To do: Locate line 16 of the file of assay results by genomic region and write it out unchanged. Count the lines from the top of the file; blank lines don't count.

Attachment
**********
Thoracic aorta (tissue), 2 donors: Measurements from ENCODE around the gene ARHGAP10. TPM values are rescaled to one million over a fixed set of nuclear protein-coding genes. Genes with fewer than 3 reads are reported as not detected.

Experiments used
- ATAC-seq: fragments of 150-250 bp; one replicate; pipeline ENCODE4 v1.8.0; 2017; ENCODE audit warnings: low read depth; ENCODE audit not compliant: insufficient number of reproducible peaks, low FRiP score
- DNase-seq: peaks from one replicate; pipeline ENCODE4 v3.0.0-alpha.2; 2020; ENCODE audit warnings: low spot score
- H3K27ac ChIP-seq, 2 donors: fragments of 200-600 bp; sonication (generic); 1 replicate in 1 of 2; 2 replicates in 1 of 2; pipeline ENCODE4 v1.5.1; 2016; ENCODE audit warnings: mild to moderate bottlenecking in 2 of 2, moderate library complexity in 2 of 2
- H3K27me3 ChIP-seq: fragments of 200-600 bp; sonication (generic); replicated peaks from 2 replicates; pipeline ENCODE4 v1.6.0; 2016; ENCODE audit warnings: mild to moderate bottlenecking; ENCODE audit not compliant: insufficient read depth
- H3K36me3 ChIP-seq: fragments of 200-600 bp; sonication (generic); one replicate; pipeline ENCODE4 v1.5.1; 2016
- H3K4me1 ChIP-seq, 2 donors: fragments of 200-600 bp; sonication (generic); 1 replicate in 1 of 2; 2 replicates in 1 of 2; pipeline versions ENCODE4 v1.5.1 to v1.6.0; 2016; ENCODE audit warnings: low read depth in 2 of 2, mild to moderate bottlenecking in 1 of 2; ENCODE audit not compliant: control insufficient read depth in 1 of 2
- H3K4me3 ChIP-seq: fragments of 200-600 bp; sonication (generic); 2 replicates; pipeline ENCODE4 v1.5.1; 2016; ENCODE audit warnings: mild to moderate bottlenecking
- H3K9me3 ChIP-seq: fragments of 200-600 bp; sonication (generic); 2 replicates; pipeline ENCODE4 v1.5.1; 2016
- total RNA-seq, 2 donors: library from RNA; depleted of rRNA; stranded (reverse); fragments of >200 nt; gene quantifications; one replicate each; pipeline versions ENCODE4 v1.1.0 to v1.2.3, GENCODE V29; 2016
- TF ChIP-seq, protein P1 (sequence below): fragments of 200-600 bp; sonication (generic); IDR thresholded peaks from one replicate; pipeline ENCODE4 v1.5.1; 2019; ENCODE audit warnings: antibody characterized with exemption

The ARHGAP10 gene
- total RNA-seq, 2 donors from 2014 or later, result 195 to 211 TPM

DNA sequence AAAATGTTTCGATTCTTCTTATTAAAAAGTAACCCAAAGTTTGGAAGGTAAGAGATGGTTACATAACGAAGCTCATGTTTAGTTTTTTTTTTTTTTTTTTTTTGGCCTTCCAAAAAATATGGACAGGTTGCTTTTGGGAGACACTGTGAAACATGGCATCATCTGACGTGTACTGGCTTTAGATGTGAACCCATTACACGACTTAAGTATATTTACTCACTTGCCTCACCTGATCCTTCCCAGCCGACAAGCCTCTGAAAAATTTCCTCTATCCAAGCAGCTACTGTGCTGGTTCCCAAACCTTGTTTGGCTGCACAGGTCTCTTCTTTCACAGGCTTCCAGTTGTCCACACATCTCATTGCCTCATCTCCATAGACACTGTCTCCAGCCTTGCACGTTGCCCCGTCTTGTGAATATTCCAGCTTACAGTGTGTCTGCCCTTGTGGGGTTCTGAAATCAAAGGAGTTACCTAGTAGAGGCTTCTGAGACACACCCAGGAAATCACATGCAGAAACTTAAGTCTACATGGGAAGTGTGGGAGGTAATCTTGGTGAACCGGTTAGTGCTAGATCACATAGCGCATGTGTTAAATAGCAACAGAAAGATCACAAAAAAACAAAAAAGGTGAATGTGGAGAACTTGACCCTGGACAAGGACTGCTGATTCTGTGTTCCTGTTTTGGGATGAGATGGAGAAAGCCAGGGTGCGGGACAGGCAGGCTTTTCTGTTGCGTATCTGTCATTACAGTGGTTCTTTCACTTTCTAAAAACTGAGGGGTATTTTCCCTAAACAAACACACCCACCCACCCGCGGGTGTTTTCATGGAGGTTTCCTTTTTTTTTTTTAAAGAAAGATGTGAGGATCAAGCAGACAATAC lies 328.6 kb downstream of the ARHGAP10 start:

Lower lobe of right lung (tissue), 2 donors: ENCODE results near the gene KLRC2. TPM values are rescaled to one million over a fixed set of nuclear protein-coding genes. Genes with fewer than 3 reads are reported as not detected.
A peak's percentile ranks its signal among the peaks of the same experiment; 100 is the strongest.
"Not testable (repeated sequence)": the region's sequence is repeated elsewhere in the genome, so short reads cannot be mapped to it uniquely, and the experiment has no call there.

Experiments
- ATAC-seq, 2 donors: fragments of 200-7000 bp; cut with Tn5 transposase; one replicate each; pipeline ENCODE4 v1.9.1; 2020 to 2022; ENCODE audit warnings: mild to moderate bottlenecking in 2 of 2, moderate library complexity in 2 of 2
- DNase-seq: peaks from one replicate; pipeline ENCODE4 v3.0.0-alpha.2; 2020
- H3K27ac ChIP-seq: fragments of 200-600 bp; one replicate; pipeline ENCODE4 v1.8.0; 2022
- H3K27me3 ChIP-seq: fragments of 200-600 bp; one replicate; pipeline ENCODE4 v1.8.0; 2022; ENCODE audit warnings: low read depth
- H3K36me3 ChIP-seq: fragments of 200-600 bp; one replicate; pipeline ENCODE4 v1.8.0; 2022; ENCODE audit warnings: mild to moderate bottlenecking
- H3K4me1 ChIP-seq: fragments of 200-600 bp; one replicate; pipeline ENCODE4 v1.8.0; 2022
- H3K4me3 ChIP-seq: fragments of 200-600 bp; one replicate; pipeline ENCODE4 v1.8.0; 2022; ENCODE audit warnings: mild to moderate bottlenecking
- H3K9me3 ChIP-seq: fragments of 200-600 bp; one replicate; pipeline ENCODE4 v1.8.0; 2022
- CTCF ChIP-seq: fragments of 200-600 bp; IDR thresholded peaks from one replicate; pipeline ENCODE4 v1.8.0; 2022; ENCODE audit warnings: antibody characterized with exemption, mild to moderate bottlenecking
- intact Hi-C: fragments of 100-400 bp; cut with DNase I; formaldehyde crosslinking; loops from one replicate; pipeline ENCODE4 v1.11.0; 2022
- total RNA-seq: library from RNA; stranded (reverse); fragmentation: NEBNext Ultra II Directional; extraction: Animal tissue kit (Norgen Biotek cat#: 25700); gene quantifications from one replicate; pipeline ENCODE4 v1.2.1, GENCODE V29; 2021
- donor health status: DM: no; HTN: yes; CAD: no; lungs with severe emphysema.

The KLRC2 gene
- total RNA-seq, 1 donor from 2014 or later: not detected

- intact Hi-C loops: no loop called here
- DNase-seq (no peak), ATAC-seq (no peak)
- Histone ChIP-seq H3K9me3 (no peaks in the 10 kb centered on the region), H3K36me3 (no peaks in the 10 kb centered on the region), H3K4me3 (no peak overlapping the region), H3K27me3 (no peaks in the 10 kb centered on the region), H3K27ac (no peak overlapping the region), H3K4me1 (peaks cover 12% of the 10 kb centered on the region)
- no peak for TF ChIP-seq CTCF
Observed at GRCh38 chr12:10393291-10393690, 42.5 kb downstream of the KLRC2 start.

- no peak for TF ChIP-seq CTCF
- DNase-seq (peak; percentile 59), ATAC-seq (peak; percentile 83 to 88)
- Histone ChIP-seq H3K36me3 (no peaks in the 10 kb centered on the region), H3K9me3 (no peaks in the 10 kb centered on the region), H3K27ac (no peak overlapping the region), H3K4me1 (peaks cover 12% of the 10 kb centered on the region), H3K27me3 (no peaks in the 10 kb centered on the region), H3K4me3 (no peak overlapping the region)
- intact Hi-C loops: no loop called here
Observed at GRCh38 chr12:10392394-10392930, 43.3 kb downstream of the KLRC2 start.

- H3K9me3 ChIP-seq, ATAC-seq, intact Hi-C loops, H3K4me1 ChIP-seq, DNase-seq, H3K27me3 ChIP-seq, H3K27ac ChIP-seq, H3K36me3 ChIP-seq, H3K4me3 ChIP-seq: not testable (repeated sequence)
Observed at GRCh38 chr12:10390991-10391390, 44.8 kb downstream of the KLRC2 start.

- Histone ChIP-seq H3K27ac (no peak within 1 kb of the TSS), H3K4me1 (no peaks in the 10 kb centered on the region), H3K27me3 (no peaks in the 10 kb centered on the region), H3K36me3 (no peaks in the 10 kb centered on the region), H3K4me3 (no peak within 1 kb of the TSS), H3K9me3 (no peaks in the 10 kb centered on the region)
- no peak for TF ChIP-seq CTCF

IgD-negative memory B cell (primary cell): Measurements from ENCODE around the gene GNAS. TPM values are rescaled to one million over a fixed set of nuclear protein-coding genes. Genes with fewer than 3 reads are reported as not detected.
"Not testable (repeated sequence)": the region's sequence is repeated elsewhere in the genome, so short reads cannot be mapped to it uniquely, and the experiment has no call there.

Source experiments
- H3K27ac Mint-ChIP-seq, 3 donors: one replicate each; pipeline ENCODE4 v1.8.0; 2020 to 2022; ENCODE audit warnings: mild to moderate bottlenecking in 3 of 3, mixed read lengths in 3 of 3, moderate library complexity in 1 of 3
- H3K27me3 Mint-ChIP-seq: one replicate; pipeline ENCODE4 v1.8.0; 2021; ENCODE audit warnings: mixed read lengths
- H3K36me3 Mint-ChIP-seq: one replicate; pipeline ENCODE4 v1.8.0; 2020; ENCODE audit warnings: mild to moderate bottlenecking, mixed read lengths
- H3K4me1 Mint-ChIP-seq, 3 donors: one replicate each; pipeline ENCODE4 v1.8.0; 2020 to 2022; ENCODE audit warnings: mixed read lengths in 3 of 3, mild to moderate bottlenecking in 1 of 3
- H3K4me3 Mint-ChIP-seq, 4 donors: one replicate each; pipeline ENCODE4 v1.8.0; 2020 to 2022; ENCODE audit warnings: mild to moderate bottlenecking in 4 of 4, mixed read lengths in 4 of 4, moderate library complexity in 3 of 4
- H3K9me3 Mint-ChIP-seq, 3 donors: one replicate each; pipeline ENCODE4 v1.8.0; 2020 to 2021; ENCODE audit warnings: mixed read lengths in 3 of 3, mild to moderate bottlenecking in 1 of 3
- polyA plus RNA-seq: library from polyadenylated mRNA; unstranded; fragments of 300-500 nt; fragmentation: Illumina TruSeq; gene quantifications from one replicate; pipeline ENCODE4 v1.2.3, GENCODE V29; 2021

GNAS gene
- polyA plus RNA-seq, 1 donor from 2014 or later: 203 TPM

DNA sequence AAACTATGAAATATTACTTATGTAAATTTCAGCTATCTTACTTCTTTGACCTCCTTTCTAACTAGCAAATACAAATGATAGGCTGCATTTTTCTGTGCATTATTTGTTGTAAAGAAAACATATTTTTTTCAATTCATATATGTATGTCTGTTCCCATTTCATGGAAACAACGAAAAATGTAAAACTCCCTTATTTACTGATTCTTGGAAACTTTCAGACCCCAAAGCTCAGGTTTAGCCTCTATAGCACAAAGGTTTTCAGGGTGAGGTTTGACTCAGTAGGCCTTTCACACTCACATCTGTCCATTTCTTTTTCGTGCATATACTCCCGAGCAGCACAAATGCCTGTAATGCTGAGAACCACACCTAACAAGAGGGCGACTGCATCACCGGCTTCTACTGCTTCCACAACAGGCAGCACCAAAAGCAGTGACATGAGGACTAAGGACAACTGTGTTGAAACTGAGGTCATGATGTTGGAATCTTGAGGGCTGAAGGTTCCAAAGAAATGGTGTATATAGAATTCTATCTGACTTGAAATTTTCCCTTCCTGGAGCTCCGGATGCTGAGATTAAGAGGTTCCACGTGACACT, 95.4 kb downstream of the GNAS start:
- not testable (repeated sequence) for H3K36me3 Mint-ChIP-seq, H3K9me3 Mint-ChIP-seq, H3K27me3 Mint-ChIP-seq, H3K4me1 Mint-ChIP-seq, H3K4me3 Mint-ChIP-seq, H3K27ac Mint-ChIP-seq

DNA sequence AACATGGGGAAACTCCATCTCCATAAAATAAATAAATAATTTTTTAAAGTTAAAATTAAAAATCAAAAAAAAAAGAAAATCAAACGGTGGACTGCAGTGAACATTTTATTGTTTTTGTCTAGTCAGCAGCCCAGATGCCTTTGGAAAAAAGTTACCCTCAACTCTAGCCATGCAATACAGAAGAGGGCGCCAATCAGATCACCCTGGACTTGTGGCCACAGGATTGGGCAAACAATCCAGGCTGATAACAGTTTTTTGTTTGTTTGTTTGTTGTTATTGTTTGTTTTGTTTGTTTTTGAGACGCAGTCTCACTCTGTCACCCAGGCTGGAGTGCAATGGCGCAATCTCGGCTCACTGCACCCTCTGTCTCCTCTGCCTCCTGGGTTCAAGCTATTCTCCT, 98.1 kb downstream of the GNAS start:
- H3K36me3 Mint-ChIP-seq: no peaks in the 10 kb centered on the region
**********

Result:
Lower lobe of right lung (tissue), 2 donors: ENCODE results near the gene KLRC2. TPM values are rescaled to one million over a fixed set of nuclear protein-coding genes. Genes with fewer than 3 reads are reported as not detected.